Before we generate our data layer we must create a new connection in Server Explorer

    which points to Northwind database.

    We will now generate our data layer using LINQ To SQL. To do this you need to add a new

    item to the data layer project of type LINQ to SQL Classes. We will name it Northwind as

    shown below.

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    After adding a LINQ to SQL Class we are presented with a designer surface. Here we can

    simply drag the tables which will become part of our data layer. For this article we will drag

    all tables on the designer by selecting them all in one go. Our designer should look like

    this after dragging all tables on it.

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    We should now build our solution to make sure everything is okay. And thats it. We have

    successfully generated our data layer. In Solution Explorer we can see that we have two

    new files namely Northwind.dbml.layout and Northwind.designer.cs. We can also see that

    references required to compile and run our code have been added by Visual Studio.

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    The .cs file contains the code for our data layer. Lets examine the code that has been

    generated for us. We will look at the Region class.

    The class itself is decorated with Table attribute and the Name property has been assigned

    the actual table name we have in our database. Region class also implements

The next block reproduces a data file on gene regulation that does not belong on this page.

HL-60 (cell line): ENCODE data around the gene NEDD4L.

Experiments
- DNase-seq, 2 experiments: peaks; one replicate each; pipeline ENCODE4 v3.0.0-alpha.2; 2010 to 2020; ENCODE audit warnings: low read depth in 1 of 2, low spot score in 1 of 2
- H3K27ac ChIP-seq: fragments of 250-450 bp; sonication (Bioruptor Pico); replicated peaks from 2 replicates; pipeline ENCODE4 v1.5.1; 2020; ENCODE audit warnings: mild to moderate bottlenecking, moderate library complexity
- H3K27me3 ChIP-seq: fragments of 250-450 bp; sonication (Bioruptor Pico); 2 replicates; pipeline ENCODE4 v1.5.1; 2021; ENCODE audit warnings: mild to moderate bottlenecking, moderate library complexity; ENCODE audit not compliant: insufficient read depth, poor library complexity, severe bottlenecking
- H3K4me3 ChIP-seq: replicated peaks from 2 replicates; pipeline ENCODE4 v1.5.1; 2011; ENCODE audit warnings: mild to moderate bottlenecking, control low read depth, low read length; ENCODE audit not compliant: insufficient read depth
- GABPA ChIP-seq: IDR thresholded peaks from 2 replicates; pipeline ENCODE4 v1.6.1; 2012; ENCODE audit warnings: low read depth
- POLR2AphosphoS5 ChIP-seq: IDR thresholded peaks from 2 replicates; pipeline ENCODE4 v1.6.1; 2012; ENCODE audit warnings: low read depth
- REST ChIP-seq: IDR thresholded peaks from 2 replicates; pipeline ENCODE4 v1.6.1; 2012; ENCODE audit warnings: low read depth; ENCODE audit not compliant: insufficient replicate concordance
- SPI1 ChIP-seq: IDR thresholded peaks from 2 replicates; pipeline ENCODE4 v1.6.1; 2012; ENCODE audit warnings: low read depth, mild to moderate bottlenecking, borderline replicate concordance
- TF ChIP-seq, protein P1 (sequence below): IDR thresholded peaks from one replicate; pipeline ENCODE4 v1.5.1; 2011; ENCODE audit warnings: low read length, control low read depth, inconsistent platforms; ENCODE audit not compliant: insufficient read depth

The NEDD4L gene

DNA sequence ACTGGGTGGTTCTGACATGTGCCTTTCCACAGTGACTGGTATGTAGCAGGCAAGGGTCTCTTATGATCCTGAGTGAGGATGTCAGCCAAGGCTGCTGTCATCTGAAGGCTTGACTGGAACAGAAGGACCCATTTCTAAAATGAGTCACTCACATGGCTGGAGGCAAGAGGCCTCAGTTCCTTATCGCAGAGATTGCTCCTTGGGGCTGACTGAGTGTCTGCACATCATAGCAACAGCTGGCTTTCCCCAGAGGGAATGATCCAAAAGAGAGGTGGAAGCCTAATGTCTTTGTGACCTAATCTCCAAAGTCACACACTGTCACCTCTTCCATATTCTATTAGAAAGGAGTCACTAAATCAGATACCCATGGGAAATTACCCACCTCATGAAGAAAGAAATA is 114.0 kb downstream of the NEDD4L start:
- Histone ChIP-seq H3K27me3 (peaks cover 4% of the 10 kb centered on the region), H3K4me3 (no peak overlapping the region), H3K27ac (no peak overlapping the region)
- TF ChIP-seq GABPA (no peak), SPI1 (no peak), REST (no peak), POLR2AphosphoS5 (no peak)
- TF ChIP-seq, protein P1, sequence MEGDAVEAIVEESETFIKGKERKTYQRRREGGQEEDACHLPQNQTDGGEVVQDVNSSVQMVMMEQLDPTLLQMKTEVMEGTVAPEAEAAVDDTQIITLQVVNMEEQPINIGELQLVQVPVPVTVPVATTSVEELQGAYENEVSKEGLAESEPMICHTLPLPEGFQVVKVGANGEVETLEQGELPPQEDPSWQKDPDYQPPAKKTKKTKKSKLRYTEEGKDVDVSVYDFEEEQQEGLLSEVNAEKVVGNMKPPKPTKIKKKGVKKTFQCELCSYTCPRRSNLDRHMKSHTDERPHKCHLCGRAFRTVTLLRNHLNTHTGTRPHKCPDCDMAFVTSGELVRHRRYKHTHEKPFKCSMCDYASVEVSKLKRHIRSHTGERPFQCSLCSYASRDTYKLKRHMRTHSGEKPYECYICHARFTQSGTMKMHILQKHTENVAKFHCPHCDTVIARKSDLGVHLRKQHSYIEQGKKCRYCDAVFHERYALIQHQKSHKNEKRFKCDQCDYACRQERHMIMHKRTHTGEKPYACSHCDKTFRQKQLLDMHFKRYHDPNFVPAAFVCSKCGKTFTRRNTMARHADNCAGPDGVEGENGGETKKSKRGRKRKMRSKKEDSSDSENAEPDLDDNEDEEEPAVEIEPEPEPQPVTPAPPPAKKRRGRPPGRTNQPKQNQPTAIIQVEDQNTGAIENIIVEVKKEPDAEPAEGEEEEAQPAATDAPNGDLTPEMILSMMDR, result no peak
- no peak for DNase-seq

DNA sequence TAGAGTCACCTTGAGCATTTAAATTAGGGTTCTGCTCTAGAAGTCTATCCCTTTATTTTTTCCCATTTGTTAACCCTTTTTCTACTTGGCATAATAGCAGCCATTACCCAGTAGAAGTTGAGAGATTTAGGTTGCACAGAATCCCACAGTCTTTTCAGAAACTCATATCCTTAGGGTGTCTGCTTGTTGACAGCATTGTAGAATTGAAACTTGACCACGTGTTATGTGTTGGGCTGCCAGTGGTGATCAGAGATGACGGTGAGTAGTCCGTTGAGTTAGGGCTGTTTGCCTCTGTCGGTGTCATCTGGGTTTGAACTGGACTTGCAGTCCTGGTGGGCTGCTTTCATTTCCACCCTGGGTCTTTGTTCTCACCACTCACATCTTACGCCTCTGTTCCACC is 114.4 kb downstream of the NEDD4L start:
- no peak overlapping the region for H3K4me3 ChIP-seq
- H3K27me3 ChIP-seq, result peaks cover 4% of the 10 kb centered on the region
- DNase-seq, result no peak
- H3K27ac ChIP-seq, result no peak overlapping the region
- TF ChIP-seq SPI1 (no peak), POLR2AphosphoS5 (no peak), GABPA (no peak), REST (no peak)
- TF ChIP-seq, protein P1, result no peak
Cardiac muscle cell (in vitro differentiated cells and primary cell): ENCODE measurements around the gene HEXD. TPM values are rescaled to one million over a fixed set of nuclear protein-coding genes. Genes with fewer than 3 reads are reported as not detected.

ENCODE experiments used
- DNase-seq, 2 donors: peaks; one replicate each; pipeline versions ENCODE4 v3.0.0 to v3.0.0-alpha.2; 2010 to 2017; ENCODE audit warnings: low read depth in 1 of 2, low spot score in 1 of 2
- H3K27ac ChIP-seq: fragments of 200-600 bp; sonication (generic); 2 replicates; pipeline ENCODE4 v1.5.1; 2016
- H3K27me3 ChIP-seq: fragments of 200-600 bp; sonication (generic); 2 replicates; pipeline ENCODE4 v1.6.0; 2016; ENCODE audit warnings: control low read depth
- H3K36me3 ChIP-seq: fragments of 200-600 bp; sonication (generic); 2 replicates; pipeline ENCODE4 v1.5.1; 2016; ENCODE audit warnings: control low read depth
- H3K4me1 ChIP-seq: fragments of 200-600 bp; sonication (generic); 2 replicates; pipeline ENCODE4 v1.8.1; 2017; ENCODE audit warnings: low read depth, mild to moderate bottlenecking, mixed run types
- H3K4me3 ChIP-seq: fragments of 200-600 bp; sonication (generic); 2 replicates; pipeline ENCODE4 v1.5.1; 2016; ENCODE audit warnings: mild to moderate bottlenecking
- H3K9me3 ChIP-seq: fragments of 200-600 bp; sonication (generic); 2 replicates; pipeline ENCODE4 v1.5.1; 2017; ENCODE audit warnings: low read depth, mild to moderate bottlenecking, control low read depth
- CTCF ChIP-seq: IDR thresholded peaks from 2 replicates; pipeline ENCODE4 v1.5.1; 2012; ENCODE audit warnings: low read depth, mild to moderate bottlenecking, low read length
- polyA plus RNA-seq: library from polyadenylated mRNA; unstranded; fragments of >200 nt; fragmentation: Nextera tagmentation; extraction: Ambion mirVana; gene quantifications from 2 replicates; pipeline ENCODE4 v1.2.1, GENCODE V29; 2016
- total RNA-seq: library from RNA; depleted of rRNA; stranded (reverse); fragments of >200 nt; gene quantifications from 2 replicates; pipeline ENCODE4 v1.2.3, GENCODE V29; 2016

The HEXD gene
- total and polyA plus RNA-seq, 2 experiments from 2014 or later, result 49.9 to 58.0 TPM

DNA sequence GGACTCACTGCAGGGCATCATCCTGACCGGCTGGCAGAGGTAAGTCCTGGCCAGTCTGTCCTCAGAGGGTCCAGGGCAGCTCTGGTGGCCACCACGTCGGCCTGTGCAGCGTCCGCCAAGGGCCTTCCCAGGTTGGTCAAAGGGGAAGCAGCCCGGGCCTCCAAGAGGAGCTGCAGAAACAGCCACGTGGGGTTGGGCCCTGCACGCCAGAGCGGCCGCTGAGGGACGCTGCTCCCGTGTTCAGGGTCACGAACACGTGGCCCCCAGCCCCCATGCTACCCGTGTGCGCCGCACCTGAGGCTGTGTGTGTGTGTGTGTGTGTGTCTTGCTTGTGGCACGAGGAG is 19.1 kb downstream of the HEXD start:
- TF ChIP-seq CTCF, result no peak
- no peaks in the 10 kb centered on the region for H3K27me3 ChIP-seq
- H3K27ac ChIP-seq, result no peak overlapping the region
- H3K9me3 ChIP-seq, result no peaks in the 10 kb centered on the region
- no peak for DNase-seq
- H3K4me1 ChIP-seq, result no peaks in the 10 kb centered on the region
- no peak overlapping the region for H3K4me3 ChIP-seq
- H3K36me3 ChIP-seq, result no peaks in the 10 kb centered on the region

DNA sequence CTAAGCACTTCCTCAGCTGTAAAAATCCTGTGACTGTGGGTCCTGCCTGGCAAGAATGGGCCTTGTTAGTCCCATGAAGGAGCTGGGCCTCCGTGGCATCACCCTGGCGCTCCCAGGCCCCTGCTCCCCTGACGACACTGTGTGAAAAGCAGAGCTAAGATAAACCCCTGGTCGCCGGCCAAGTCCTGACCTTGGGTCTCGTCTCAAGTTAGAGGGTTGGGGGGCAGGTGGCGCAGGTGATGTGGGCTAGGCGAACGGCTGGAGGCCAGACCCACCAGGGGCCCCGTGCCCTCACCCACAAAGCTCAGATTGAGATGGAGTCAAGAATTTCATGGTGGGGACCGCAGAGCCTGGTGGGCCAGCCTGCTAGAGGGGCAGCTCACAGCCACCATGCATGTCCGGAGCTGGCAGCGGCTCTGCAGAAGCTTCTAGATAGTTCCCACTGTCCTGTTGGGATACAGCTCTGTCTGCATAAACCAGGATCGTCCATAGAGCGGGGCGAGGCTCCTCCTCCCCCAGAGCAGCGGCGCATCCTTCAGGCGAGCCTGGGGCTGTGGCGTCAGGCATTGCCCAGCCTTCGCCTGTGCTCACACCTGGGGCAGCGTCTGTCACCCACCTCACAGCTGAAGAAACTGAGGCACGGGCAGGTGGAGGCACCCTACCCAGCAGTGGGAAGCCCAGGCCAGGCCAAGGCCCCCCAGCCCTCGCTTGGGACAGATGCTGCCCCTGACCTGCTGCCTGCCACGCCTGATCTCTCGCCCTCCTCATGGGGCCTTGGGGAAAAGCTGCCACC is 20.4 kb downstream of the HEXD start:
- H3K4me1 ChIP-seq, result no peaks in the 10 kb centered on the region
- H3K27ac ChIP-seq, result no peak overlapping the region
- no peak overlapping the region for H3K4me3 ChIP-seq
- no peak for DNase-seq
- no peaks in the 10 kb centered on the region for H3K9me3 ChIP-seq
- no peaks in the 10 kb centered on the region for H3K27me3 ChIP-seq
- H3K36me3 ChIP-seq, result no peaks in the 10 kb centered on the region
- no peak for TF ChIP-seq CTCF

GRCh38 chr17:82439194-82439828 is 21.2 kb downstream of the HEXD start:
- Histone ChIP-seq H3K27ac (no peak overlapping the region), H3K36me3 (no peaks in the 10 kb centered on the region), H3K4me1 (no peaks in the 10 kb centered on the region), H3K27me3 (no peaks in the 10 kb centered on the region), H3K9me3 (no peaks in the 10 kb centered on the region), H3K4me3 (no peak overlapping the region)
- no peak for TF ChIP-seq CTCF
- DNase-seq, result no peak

INotifyPropertyChanging and INotifyPropertyChanged interfaces. These interfaces are used

    for databinding. Region class also contains one property per column. Lets look at the

    RegionDescription property.

    Columns are decorated with Column attribute and values are passed in for Storage, DbType

    and CanBeNull which indicates if the column can be null or not.

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    Using Data LayerNow that we have generated our data layer. We will work on ASP.NET web application where

    we will use our data layer. To keep things simple we will create a web forms to search for

    customers and display search results. We will also create a web form to insert new

    customers. Lets start by creating our web form for customer search. For this we will use

    the Default.aspx page. We will place few controls on the web form. These controls will give

    us search parameters and a button which will do the search and display results when

    clicked. This is what the form will look like after placing our controls.

    We will also place a GridView control on our form to display search results. We will now put

    in some code in our buttons click event handler to do the search and display results in

    GridView. Make sure that we have a reference to Data Layer project, System.Data.Linq and